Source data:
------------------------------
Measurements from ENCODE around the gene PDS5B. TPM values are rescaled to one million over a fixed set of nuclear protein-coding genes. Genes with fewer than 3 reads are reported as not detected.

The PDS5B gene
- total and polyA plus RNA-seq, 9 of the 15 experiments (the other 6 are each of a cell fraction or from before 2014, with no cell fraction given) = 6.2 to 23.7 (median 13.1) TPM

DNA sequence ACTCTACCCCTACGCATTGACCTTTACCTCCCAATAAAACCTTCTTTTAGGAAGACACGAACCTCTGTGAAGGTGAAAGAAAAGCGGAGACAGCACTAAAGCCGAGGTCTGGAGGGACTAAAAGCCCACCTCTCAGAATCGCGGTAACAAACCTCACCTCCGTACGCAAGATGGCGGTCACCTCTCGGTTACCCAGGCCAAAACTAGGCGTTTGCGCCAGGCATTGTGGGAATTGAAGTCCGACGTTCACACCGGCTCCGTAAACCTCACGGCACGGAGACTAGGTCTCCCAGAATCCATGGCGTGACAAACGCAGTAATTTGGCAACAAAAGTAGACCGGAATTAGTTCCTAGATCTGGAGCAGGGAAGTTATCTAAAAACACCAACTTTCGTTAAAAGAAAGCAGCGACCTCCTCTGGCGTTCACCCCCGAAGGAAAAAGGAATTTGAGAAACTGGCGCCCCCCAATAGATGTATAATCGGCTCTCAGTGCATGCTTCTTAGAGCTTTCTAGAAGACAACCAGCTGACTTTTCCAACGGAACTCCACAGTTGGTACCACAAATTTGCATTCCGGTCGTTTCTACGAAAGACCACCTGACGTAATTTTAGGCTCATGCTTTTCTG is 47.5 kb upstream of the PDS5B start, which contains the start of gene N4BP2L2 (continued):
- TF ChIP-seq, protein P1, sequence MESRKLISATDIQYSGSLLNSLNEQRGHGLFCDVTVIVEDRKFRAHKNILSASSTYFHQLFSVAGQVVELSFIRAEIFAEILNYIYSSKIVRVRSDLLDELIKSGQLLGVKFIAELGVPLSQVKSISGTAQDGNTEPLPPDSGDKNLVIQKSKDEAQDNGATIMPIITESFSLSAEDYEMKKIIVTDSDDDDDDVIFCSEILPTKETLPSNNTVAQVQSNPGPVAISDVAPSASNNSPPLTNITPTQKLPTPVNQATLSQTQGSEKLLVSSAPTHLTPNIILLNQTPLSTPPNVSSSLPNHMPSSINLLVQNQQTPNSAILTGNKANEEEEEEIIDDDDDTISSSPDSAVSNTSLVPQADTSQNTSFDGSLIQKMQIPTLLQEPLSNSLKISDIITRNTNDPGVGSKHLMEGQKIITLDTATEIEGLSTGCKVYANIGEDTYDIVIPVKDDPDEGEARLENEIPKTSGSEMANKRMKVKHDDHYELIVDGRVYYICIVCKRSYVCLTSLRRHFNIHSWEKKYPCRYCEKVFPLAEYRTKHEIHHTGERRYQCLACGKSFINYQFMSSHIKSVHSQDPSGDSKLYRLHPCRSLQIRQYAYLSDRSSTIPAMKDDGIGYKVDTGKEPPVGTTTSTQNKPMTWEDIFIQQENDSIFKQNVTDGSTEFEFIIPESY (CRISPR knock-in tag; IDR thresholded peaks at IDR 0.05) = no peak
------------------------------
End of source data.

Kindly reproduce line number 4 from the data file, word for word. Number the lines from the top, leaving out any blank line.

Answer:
DNA sequence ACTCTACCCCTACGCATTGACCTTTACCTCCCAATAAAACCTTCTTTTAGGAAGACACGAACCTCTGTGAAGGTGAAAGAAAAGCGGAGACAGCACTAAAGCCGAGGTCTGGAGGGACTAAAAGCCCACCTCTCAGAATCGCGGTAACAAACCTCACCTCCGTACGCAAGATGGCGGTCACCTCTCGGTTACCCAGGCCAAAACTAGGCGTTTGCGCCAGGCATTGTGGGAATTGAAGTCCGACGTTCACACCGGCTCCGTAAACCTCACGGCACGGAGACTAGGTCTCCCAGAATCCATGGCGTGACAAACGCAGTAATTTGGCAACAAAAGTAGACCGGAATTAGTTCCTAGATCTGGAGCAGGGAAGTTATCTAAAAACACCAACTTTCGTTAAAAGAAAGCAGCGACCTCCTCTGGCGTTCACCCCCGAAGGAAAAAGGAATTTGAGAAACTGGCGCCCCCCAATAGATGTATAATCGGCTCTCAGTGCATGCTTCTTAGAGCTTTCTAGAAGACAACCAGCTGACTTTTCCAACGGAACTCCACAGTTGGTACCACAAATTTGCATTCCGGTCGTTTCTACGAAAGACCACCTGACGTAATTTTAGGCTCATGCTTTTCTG is 47.5 kb upstream of the PDS5B start, which contains the start of gene N4BP2L2 (continued):